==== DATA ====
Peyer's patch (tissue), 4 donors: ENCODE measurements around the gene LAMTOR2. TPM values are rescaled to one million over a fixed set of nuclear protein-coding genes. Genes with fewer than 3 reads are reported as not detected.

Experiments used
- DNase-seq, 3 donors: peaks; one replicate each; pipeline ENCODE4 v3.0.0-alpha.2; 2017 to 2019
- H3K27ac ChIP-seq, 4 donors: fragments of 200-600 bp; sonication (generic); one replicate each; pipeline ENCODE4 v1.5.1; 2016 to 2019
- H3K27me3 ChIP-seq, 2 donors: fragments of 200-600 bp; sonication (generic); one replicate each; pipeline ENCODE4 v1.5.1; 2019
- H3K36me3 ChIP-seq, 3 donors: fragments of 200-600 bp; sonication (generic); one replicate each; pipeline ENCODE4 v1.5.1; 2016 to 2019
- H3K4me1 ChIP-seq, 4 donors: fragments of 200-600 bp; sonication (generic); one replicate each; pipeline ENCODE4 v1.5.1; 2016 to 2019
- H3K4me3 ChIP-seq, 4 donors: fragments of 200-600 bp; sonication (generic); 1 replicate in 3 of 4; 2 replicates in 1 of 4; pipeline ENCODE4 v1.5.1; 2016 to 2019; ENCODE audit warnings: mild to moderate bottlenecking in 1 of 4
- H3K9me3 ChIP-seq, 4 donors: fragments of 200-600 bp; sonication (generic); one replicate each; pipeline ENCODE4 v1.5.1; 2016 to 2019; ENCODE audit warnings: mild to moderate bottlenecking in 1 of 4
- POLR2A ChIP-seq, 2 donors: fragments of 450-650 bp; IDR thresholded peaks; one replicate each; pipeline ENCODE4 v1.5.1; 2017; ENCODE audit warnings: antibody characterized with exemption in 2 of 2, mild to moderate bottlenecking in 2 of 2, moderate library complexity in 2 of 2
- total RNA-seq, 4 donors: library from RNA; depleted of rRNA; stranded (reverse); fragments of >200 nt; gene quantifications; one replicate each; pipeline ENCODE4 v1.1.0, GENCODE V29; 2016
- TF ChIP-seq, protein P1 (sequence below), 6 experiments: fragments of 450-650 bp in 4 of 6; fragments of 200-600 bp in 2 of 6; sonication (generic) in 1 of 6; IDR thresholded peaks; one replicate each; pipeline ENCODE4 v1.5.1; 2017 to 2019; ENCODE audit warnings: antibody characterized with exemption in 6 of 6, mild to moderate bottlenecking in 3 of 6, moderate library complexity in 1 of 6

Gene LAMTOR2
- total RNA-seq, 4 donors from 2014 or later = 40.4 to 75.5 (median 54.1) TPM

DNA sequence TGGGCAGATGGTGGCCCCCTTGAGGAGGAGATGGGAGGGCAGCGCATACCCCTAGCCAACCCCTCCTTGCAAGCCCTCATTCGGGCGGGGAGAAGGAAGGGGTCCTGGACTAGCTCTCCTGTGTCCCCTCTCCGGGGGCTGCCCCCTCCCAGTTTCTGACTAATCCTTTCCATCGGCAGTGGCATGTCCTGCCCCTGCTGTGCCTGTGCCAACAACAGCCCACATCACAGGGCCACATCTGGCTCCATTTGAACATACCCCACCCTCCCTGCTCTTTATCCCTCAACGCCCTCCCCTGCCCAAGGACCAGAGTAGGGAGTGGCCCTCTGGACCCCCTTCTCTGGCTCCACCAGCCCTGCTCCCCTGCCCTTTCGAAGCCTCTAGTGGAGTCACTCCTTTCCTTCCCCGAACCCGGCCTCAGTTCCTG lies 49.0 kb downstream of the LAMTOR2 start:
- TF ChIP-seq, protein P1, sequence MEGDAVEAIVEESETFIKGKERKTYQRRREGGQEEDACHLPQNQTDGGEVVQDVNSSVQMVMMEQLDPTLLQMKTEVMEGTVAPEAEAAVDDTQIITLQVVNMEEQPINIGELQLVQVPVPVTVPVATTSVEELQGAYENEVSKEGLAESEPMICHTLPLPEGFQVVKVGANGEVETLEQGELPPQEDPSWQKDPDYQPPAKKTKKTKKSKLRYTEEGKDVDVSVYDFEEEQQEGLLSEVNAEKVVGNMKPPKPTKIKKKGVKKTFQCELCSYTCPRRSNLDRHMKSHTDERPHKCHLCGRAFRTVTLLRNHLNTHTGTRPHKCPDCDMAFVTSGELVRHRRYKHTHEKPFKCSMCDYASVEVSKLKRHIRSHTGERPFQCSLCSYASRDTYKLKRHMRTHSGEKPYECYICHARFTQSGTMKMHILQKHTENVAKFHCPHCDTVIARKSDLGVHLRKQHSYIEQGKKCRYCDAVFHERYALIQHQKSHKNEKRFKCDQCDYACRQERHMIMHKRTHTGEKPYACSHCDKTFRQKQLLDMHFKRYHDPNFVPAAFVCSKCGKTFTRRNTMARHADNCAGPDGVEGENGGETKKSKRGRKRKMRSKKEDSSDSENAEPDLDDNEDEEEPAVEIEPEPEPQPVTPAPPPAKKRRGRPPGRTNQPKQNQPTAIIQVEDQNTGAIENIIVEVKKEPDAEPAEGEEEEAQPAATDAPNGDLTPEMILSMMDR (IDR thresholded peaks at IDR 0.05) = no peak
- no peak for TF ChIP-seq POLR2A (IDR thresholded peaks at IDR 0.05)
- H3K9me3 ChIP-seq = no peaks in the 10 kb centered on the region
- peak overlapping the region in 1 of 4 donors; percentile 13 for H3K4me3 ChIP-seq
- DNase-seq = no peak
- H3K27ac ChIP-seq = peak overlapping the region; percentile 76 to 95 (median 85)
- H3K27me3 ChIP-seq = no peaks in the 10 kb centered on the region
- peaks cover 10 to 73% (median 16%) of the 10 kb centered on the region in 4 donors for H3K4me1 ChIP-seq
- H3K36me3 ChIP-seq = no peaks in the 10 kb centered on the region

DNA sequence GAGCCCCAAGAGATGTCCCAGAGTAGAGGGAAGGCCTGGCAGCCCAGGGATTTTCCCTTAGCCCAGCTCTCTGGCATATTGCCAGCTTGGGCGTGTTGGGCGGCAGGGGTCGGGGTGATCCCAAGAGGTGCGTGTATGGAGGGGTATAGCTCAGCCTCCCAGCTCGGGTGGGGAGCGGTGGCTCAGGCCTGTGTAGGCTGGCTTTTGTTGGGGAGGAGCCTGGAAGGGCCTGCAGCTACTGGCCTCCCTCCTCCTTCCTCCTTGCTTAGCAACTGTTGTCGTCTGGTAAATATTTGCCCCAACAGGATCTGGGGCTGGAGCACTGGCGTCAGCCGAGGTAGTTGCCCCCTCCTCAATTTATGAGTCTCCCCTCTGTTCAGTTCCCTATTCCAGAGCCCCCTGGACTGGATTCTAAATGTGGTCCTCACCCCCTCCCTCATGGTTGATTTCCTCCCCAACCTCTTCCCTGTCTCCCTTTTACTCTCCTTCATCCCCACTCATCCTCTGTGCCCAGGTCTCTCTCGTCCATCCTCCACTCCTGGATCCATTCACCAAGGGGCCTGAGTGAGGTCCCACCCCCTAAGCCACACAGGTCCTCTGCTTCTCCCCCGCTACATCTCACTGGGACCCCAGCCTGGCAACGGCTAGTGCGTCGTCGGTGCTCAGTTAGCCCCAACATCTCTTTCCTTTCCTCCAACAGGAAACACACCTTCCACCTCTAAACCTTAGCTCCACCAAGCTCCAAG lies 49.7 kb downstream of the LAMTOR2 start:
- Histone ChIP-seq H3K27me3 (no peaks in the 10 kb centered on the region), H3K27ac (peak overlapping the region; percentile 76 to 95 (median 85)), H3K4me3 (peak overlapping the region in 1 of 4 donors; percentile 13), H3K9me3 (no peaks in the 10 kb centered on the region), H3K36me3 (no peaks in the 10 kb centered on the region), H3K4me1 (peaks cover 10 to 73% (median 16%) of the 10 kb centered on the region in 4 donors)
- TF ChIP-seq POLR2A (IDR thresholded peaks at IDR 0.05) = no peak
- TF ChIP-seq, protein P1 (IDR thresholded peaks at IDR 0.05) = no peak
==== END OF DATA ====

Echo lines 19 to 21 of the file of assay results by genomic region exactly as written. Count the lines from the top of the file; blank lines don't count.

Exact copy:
- peak overlapping the region in 1 of 4 donors; percentile 13 for H3K4me3 ChIP-seq
- DNase-seq = no peak
- H3K27ac ChIP-seq = peak overlapping the region; percentile 76 to 95 (median 85)